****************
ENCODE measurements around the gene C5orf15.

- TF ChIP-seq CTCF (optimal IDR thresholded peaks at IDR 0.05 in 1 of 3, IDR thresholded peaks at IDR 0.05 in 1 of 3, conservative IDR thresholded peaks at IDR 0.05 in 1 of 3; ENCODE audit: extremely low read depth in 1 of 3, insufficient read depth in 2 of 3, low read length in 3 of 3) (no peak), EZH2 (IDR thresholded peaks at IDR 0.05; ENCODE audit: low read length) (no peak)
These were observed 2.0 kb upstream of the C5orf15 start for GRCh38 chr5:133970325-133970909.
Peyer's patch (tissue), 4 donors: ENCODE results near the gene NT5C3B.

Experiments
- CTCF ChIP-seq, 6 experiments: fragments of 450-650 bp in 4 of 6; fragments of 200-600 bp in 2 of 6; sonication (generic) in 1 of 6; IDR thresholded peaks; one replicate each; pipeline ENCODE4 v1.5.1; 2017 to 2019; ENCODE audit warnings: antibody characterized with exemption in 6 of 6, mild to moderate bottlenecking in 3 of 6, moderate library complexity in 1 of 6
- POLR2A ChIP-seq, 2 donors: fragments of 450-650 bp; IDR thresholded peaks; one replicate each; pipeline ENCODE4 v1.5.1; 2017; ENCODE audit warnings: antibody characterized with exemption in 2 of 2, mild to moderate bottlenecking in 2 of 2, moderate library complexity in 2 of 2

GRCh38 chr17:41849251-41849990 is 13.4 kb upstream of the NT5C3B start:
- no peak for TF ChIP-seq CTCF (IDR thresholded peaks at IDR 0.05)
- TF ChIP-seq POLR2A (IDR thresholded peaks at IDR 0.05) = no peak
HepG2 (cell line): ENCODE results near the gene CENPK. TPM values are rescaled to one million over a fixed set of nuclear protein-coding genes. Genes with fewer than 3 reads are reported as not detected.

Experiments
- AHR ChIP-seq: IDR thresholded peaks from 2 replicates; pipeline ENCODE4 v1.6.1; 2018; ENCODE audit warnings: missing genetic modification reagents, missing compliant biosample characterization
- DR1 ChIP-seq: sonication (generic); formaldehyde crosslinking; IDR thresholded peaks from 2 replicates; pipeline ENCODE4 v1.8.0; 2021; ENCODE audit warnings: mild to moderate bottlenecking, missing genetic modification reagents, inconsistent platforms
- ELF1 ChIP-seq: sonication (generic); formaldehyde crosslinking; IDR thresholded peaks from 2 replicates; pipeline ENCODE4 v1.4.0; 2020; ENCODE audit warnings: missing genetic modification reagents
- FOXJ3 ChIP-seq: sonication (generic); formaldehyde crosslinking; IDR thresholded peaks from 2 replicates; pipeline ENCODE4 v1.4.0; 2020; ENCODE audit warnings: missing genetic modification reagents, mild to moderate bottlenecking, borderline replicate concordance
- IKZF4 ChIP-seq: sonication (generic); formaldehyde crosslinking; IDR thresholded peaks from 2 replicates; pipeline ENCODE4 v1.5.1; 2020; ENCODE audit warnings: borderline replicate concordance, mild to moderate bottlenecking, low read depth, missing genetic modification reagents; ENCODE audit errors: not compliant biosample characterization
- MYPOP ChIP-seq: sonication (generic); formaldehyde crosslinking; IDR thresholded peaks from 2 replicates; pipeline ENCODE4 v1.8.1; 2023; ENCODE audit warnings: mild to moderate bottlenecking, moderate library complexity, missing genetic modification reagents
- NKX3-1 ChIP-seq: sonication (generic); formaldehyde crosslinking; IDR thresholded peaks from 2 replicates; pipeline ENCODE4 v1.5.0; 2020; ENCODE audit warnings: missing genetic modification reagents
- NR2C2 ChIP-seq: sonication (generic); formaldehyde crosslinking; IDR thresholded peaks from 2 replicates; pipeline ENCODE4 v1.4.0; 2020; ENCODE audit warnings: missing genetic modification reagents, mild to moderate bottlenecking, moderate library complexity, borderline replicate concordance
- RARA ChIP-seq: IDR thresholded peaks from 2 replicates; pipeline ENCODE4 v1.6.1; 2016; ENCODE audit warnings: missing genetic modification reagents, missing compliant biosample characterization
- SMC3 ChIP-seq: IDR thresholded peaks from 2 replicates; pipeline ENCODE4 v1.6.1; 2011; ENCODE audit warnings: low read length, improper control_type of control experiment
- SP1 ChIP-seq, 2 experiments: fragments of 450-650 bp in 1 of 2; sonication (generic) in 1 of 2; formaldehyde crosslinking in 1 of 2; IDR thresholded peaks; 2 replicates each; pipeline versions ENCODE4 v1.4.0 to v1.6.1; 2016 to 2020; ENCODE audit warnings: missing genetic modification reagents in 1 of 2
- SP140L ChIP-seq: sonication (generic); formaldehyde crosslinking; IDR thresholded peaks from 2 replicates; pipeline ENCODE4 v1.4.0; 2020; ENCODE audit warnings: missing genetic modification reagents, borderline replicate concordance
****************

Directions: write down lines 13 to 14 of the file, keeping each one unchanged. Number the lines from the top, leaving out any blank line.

- AHR ChIP-seq: IDR thresholded peaks from 2 replicates; pipeline ENCODE4 v1.6.1; 2018; ENCODE audit warnings: missing genetic modification reagents, missing compliant biosample characterization
- DR1 ChIP-seq: sonication (generic); formaldehyde crosslinking; IDR thresholded peaks from 2 replicates; pipeline ENCODE4 v1.8.0; 2021; ENCODE audit warnings: mild to moderate bottlenecking, missing genetic modification reagents, inconsistent platforms